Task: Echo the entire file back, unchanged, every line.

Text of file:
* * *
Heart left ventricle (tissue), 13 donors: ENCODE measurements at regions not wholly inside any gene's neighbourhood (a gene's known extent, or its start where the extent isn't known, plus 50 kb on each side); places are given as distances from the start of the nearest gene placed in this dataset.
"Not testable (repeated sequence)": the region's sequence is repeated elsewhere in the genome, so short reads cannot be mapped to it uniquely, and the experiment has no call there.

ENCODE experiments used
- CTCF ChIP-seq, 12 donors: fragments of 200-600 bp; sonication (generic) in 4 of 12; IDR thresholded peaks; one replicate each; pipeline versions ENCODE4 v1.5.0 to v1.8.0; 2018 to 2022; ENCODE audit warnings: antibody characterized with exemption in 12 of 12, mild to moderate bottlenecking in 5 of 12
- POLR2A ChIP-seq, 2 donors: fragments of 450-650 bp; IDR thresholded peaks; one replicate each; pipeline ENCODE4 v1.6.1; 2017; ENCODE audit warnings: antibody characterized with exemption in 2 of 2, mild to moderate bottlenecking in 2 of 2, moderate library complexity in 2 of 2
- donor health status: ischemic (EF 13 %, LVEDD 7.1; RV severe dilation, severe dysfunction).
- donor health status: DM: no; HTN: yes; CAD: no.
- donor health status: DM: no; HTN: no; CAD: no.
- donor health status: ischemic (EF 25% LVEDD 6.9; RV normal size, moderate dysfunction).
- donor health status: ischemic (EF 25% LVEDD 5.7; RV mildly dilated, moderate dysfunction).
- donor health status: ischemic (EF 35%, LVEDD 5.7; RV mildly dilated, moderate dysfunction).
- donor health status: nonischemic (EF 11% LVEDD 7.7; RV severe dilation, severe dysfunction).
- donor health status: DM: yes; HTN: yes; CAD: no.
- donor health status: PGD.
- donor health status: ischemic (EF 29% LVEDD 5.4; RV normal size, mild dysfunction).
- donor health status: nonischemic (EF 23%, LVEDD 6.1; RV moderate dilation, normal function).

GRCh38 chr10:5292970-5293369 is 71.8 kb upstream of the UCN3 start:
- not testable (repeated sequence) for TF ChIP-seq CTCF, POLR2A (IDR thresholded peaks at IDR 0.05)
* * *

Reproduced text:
Heart left ventricle (tissue), 13 donors: ENCODE measurements at regions not wholly inside any gene's neighbourhood (a gene's known extent, or its start where the extent isn't known, plus 50 kb on each side); places are given as distances from the start of the nearest gene placed in this dataset.
"Not testable (repeated sequence)": the region's sequence is repeated elsewhere in the genome, so short reads cannot be mapped to it uniquely, and the experiment has no call there.

ENCODE experiments used
- CTCF ChIP-seq, 12 donors: fragments of 200-600 bp; sonication (generic) in 4 of 12; IDR thresholded peaks; one replicate each; pipeline versions ENCODE4 v1.5.0 to v1.8.0; 2018 to 2022; ENCODE audit warnings: antibody characterized with exemption in 12 of 12, mild to moderate bottlenecking in 5 of 12
- POLR2A ChIP-seq, 2 donors: fragments of 450-650 bp; IDR thresholded peaks; one replicate each; pipeline ENCODE4 v1.6.1; 2017; ENCODE audit warnings: antibody characterized with exemption in 2 of 2, mild to moderate bottlenecking in 2 of 2, moderate library complexity in 2 of 2
- donor health status: ischemic (EF 13 %, LVEDD 7.1; RV severe dilation, severe dysfunction).
- donor health status: DM: no; HTN: yes; CAD: no.
- donor health status: DM: no; HTN: no; CAD: no.
- donor health status: ischemic (EF 25% LVEDD 6.9; RV normal size, moderate dysfunction).
- donor health status: ischemic (EF 25% LVEDD 5.7; RV mildly dilated, moderate dysfunction).
- donor health status: ischemic (EF 35%, LVEDD 5.7; RV mildly dilated, moderate dysfunction).
- donor health status: nonischemic (EF 11% LVEDD 7.7; RV severe dilation, severe dysfunction).
- donor health status: DM: yes; HTN: yes; CAD: no.
- donor health status: PGD.
- donor health status: ischemic (EF 29% LVEDD 5.4; RV normal size, mild dysfunction).
- donor health status: nonischemic (EF 23%, LVEDD 6.1; RV moderate dilation, normal function).

GRCh38 chr10:5292970-5293369 is 71.8 kb upstream of the UCN3 start:
- not testable (repeated sequence) for TF ChIP-seq CTCF, POLR2A (IDR thresholded peaks at IDR 0.05)